Gordon would not let him pass. On O’Day’s 1-1 pitch, catcher Nick Hundley set up right over the middle for some reason, but O’Day’s pitch sailed high and outside. That’s actually not a bad pitch for a hard thrower – but O’Day is not a hard thrower who can beat hitters upstairs with high heat, and his fastball came in at 87 mph, and Gordon dropped the bat head down with a picture-perfect swing, and the air was let out of Camden Yards as the ball cleared the right field wall.
And then my buddy Kurtis Seaboldt sent out maybe my favorite tweet of 2014:
October 10, 1980. October 10, 2014. pic.twitter.com/sZqoy6nA7H— Kurtis Seaboldt (@KSeaboldt) October 11, 2014
Pretty much my entire life, the exploits of the 1976-1985 Kansas City Royals were like Homer’s tales to the Greeks, these great and glorious stories of bygone years that had cast a shadow on the reality that I had lived my life as a baseball fan in. Because I hadn’t experienced their history first-hand, they were tales of the ancients, as much mythology as history. They were grainy footage on a film reel, they were words in a book or stat lines on a page, but they weren’t living history to me, because I hadn’t lived them.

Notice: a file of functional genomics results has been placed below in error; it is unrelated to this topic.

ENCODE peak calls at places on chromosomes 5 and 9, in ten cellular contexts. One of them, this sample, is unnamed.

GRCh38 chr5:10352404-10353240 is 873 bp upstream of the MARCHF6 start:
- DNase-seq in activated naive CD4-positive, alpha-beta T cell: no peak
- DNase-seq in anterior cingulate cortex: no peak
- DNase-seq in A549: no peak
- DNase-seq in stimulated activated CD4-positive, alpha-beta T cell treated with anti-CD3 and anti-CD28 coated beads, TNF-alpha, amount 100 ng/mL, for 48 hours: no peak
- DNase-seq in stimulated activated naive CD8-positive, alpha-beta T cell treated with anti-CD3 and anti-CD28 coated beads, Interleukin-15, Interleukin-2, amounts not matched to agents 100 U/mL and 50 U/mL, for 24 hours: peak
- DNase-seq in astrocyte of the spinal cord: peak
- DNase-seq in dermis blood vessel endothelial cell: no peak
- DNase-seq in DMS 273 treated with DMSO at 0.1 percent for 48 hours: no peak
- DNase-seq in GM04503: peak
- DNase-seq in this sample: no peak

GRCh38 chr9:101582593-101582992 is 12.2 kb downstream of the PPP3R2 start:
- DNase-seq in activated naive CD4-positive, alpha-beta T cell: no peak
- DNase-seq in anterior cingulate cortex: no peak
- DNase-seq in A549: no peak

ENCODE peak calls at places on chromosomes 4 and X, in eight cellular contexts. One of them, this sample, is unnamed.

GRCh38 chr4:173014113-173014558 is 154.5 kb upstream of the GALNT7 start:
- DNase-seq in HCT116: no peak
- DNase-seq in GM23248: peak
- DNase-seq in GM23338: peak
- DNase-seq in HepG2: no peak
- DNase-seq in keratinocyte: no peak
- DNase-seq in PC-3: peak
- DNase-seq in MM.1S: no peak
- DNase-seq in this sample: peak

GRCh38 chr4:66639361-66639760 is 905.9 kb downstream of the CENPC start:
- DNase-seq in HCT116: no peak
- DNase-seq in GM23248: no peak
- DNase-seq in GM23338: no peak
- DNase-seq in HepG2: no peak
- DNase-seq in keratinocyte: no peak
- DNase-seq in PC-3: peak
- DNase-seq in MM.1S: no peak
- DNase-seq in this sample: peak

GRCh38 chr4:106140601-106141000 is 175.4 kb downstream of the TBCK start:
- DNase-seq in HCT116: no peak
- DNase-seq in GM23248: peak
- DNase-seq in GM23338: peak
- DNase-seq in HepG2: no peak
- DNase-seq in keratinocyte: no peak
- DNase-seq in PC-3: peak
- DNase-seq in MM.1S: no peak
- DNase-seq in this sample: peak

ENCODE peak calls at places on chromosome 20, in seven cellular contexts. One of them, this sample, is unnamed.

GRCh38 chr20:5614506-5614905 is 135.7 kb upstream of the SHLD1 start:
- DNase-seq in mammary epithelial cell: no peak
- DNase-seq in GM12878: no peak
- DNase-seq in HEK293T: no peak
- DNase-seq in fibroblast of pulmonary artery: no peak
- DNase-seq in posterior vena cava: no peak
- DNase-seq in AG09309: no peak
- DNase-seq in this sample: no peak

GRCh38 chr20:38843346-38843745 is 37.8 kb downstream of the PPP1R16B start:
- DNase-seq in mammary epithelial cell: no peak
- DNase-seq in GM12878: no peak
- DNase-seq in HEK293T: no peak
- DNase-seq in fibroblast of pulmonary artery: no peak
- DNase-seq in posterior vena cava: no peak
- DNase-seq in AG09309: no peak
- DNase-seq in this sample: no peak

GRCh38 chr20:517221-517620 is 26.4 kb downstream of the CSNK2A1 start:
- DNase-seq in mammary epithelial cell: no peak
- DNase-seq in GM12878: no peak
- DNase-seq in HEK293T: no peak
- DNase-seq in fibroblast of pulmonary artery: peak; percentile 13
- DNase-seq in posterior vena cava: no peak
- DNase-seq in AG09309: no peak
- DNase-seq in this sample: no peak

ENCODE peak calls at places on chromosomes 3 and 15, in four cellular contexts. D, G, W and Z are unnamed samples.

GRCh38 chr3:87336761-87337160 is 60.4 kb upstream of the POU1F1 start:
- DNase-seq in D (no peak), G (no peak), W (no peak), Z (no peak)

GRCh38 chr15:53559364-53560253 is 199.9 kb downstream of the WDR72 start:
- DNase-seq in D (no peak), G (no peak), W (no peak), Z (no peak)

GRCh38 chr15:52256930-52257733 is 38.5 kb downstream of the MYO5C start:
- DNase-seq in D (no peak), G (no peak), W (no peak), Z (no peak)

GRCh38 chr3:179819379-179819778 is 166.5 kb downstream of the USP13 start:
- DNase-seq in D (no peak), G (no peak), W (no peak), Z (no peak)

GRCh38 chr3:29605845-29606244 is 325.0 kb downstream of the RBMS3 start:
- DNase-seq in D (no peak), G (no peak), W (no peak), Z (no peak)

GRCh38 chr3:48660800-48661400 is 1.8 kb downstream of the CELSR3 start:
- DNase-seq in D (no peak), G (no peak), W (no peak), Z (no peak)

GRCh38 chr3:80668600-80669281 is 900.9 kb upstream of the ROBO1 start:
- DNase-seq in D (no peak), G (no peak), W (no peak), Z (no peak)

And when Kurtis sent out that tweet, even though this was the fifth Royals playoff game in ten days, it finally hit me like a ton of bricks. The Royals weren’t just in the playoffs: they were making history, the way those 1976-1985 Royals did. Their past was intertwining itself with their present. And this time, I was getting to watch it unfold live. This time, I didn’t have to live through the experiences of someone else. I was experiencing them for myself.
And they were awesome.
Memorable Broadcaster Quote: “In the air to deep right…AND THE KANSAS CITY ROYALS HAVE TAKEN THE LEAD! Alex Gordon with a shot into the seats in right field, and the tie’s been broken!” – Ernie Johnson.
Moment #: 11
Date: October 2, 2014
Game: 2014 ALDS Game 1, @ Los Angeles Angels of Anaheim
Score: Kansas City 1, Los Angeles 1, Top of the 11th
Situation: No outs, bases empty
Matchup: Mike Moustakas vs. Fernando Salas
Result: Home Run, go-ahead run scores
Summary: Mike Moustakas homers leading off the top of the 11th inning, leading the Royals to a surprise victory over the Angels in Game 1 of the 2014 ALDS.
Seems like a good time for a Moustakas homer.— Rany Jazayerli (@jazayerli) October 3, 2014